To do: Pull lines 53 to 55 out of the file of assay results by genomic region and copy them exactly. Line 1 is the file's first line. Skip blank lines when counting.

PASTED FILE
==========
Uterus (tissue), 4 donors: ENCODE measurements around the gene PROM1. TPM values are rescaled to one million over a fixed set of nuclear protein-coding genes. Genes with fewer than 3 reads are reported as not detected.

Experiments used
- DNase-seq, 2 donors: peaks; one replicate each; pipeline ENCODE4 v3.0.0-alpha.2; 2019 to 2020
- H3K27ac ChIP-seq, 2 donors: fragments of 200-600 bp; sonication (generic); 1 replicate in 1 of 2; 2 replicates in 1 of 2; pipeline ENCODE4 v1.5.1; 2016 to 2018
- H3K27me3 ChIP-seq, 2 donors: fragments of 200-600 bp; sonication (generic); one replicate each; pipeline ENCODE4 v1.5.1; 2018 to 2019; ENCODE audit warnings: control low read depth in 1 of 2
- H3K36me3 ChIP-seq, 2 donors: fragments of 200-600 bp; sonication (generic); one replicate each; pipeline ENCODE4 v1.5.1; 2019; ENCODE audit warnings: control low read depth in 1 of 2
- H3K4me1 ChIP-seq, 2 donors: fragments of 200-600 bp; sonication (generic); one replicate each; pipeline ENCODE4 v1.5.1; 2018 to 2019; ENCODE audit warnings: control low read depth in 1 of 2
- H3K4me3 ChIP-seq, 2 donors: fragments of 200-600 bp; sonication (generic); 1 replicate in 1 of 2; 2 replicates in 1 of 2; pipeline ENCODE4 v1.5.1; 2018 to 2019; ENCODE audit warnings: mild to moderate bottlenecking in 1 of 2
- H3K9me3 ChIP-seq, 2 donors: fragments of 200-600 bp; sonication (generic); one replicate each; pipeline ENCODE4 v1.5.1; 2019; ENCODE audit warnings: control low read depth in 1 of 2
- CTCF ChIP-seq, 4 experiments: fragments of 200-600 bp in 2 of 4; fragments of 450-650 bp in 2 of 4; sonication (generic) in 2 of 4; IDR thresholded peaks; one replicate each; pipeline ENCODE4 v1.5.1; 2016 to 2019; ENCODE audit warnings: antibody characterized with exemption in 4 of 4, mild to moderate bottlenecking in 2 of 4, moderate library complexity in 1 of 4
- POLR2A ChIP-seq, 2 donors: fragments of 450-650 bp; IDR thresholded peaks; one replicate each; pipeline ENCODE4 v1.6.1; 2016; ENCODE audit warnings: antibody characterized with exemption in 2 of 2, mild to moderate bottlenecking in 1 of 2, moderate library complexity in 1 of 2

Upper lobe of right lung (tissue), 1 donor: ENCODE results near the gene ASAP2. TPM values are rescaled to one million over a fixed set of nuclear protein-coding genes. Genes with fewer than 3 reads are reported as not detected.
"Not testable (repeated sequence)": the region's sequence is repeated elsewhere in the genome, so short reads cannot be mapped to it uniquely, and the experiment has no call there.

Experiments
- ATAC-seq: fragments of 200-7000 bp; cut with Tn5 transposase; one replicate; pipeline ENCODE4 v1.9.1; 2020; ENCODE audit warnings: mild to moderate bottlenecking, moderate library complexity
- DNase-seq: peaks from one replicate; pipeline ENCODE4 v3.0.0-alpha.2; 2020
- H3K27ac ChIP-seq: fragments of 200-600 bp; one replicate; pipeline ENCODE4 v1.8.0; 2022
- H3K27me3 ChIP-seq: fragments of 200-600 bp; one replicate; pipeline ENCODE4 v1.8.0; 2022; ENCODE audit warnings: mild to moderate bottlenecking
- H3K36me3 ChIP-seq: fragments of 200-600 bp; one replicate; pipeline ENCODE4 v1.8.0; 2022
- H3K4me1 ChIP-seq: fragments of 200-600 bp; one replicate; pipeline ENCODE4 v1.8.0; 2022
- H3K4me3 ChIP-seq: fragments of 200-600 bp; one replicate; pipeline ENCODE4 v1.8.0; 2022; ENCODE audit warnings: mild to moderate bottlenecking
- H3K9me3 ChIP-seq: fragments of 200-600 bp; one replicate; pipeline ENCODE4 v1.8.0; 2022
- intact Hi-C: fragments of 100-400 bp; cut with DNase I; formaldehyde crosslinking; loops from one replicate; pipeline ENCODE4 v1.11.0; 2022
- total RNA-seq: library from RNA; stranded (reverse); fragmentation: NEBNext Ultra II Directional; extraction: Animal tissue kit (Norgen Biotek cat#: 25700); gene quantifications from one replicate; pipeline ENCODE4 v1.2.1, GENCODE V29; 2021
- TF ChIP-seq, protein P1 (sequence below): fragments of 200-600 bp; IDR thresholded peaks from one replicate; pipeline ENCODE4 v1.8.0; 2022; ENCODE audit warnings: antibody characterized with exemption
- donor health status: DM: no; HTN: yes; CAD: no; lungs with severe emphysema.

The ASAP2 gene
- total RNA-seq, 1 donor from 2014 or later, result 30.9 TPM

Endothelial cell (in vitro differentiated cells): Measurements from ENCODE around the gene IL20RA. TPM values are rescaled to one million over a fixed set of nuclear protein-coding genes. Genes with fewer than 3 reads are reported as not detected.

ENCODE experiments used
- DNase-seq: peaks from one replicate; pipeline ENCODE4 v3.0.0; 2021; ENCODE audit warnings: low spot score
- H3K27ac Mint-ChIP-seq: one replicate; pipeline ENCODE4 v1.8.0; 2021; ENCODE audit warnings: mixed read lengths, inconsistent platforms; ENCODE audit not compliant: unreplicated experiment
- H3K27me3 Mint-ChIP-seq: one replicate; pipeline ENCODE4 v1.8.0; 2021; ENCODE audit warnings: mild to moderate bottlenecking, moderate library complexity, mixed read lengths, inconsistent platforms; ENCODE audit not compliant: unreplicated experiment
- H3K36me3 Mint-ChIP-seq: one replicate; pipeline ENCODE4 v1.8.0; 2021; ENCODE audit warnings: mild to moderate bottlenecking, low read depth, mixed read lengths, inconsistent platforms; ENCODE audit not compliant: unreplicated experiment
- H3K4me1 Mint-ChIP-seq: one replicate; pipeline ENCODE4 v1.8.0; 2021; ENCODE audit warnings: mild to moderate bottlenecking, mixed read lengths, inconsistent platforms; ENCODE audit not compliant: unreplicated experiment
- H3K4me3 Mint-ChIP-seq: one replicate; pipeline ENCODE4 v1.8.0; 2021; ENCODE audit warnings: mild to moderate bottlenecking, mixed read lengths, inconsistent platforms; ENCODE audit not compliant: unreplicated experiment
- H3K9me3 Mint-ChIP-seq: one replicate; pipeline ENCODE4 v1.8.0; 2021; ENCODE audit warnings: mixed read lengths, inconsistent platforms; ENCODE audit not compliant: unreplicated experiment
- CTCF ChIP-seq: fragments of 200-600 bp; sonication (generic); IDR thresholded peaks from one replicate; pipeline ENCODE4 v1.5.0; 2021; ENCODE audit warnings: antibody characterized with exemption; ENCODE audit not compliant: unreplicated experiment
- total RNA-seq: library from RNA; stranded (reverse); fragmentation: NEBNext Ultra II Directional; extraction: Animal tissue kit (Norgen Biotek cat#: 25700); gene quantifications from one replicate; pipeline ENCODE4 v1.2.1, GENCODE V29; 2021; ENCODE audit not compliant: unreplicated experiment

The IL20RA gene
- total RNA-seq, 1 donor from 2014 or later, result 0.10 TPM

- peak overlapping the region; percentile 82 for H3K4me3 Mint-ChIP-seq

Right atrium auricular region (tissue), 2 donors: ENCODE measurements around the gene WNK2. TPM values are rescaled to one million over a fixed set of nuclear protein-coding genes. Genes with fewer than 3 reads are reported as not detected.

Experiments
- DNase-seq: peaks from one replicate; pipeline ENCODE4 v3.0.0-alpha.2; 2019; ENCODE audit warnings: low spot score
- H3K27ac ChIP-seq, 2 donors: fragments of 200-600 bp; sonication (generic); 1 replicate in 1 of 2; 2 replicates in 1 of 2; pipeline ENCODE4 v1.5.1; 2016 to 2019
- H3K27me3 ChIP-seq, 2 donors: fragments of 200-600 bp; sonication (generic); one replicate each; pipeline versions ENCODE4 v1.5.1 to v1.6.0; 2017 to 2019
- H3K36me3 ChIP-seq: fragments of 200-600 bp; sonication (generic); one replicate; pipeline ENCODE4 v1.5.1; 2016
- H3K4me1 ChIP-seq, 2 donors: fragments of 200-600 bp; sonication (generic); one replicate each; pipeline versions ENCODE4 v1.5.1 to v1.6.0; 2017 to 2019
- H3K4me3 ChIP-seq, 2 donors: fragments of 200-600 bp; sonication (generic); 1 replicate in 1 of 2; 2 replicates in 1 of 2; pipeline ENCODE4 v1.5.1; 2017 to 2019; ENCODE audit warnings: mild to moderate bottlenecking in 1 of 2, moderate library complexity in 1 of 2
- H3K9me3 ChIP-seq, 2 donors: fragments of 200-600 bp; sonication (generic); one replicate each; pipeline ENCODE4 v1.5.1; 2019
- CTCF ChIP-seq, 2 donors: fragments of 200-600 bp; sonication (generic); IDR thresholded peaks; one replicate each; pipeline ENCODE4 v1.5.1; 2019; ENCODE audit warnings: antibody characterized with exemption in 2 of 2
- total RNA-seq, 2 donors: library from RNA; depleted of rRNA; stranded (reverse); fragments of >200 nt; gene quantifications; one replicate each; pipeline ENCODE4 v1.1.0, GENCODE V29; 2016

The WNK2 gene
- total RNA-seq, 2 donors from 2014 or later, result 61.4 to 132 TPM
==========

- total RNA-seq, 2 donors: library from RNA; depleted of rRNA; stranded (reverse); fragments of >200 nt; gene quantifications; one replicate each; pipeline ENCODE4 v1.1.0, GENCODE V29; 2016

The WNK2 gene
- total RNA-seq, 2 donors from 2014 or later, result 61.4 to 132 TPM